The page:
Through his first 34 games Johansson was 6-5-11, and in his final 35 games he went 7-9-16. If you extrapolate those out, he was on about a 16-21-37 point pace for 82 games. In only nine of those 35 games did he have a faceoff win percentage of 50% or better. Over the season he posted the worst faceoff numbers of any Caps center, winning a horrendous 40.5%. We are talking about the second line center on a Stanley Cup contender. It is acceptable for a guy in that role to lose faceoffs if he scores points (Evgeni Malkin has similar faceoff numbers over his career), and it might be acceptable for him to have middling points if he is dominant on the dot. You can't have both flaws and legitimately be in contention for the 2C role. The Capitals are not in a rebuilding year, they are not a mid-tier team, and Johansson was not a top-level rookie in the NHL last year. Brooks Laich is a natural center, puts up points, can win faceoffs, knows Semin, and is getting paid $6.5 million this year. He fits the more traditional role of a second-line center in that he works hard, skates hard, scores, and is the most versatile player on the team. He gets top minutes on the powerplay *and* the penalty kill.

    Additionally, Mathieu Perreault has show a decent amount of success playing alongside Laich and Semin in the past, and he was the team's top offensive player in the preseason. He, too, struggles at faceoffs, but not to the extent that MJ90 does. By all accounts, Perreault has worked on his strength and maintaining a consistent effort each night to counter his two biggest weaknesses. He is at least as talented offensively as Johansson. By mid-season, I would like to see him in that 2C role, but I know it will take at least that long to prove he is ready to Boudreau.

    If the NHL dosn't work out, he can always try out for the
    French adaptation of Phantom of the Opera
    I am not saying that Johansson is not skilled, I do not think he is a bad player nor do I think he will fail to progress this year. I'm not even saying he is a lousy second line center option in the NHL. I am saying, however, that he is a lousy option for second line center on the Washington Capitals. I was lucky enough to go see the Caps beat the Sabres at home this past weekend, and I got to see it with a good friend, fellow puckhead, and former blogging comrade. We both agreed that Johansson looked much more like a winger trying to play center. MoJo is fast, agile, and will develop into a decent scorer because of his skill set. He can blow by other players, and he is almost at the point where he can deke himself out of rough situations. That said, I would love to see him play wing.

    So who should play on the second line? First half of the season: Brouwer, Laich, Semin. Second half: Laich, Perreault, Semin. In this scenario, Laich wouldn't be called on to play wing very much in the first half, and it would give Semin two linemates who play hard and can open up the ice a bit for him to work his magic, should he feel like caring that day. In the second half, I expect Perreault to have developed some offensive consistency, and to get used to playing in the NHL more than the AHL. He'll be able to set up Semin and bring out more of the finesse game, and teams would have a hard time focusing their energy on shutting down each of these three. This line would be more of a scoring line, and could easily be a top line on half of the teams out there. The biggest thing to note here is that I don't see any reason to put Laich on the third line at all this year, despite what so many are saying online (especially at Japer's Rink, the top Caps blog in the land).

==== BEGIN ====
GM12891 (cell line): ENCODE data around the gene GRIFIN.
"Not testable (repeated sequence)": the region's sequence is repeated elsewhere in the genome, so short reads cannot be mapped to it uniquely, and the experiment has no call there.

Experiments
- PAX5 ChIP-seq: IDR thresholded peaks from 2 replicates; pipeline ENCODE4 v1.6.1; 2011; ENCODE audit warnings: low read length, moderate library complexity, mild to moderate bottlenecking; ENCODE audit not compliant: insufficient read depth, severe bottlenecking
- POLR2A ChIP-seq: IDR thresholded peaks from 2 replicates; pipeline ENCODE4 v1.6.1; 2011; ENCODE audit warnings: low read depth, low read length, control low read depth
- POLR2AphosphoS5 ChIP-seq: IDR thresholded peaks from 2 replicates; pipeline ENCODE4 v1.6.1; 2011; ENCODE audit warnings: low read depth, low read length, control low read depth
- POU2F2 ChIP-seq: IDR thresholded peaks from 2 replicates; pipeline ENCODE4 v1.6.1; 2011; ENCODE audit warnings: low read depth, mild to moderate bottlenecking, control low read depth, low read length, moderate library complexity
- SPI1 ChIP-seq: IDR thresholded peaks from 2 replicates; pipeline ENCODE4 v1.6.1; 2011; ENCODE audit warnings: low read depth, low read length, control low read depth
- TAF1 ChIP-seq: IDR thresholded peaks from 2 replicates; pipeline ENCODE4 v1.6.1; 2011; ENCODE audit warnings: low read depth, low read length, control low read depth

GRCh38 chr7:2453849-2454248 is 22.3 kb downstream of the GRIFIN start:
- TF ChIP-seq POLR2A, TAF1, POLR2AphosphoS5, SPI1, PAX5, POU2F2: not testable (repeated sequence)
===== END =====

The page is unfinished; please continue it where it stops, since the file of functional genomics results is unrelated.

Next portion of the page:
Third Line, or Who Needs an Energy Line?

    Usually, teams have four lines, and those four lines have roles. The top line is your best players, the forwards you think will score the most points and log the most minutes. Your second line has guys who play hard, score, and can be used as more versatile players, but aren't quite good enough to beat out the top line guys at a given position. The third line is typically your "Energy Line." They skate hard, hit hard, and do their best to wear the other team out while still posing a decent scoring threat. Defensively responsible, they get more limited minutes than the top two lines, but are still called on in key situations when the top-six aren't getting it done. They typically will not face the strongest competition as a result of all this. This is also the line that is usually the most flexible, with players rotating in an out of the lineup, as well as changing positions and filling in gaps when necessary.

    Now, before we continue, look back at the Capitals' roster, and look back at who I think the top six players should be. Like the second line, the only thing we really know for certain is that Joel Ward is unlikely to see ice time pretty much anywhere but as the third line RW. He is the prototypical player for that spot. Last season, Johansson, Chimera, and Eric Fehr (traded to Winnipeg in July) logged the most minutes together. It didn't work out too great, as evidenced by low scoring and some of the worst +/- seen on the team. Chimera has stone hands and just can't ever seem to put the puck in the net, and MoJo was figuring out what to do with less rink space and constantly giving the puck to the other team. Fehr was in and out with shoulder injuries, and was the brightest spot when it came to scoring with 20 points in his limited ice time.

    When was the last time you saw a Capitals player have a full playoff beard?